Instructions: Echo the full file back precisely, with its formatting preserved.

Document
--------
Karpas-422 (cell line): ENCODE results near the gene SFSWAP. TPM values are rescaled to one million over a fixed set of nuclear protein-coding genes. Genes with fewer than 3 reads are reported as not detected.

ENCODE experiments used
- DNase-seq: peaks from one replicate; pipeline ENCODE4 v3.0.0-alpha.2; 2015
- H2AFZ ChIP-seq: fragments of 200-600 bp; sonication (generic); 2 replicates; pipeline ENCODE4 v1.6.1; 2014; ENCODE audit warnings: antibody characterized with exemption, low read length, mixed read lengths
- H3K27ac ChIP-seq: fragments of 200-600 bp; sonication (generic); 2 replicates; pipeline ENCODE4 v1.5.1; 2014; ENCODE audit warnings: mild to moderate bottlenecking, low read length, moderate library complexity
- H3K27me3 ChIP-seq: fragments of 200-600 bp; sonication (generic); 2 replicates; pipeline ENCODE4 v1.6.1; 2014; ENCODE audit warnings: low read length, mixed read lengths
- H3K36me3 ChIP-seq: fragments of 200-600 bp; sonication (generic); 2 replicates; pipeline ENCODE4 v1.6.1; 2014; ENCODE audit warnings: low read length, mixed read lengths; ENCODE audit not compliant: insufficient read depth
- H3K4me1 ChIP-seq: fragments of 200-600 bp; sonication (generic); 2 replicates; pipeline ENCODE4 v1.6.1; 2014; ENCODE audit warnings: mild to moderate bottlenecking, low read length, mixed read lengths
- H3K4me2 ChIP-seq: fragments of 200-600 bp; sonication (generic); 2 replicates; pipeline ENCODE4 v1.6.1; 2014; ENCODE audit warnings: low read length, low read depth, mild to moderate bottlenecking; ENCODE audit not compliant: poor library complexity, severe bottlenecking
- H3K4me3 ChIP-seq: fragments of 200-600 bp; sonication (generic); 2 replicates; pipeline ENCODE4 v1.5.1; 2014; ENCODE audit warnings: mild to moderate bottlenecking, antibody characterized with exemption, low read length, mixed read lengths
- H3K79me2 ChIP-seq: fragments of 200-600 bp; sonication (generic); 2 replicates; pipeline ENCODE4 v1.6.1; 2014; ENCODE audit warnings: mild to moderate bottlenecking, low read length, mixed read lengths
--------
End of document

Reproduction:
Karpas-422 (cell line): ENCODE results near the gene SFSWAP. TPM values are rescaled to one million over a fixed set of nuclear protein-coding genes. Genes with fewer than 3 reads are reported as not detected.

ENCODE experiments used
- DNase-seq: peaks from one replicate; pipeline ENCODE4 v3.0.0-alpha.2; 2015
- H2AFZ ChIP-seq: fragments of 200-600 bp; sonication (generic); 2 replicates; pipeline ENCODE4 v1.6.1; 2014; ENCODE audit warnings: antibody characterized with exemption, low read length, mixed read lengths
- H3K27ac ChIP-seq: fragments of 200-600 bp; sonication (generic); 2 replicates; pipeline ENCODE4 v1.5.1; 2014; ENCODE audit warnings: mild to moderate bottlenecking, low read length, moderate library complexity
- H3K27me3 ChIP-seq: fragments of 200-600 bp; sonication (generic); 2 replicates; pipeline ENCODE4 v1.6.1; 2014; ENCODE audit warnings: low read length, mixed read lengths
- H3K36me3 ChIP-seq: fragments of 200-600 bp; sonication (generic); 2 replicates; pipeline ENCODE4 v1.6.1; 2014; ENCODE audit warnings: low read length, mixed read lengths; ENCODE audit not compliant: insufficient read depth
- H3K4me1 ChIP-seq: fragments of 200-600 bp; sonication (generic); 2 replicates; pipeline ENCODE4 v1.6.1; 2014; ENCODE audit warnings: mild to moderate bottlenecking, low read length, mixed read lengths
- H3K4me2 ChIP-seq: fragments of 200-600 bp; sonication (generic); 2 replicates; pipeline ENCODE4 v1.6.1; 2014; ENCODE audit warnings: low read length, low read depth, mild to moderate bottlenecking; ENCODE audit not compliant: poor library complexity, severe bottlenecking
- H3K4me3 ChIP-seq: fragments of 200-600 bp; sonication (generic); 2 replicates; pipeline ENCODE4 v1.5.1; 2014; ENCODE audit warnings: mild to moderate bottlenecking, antibody characterized with exemption, low read length, mixed read lengths
- H3K79me2 ChIP-seq: fragments of 200-600 bp; sonication (generic); 2 replicates; pipeline ENCODE4 v1.6.1; 2014; ENCODE audit warnings: mild to moderate bottlenecking, low read length, mixed read lengths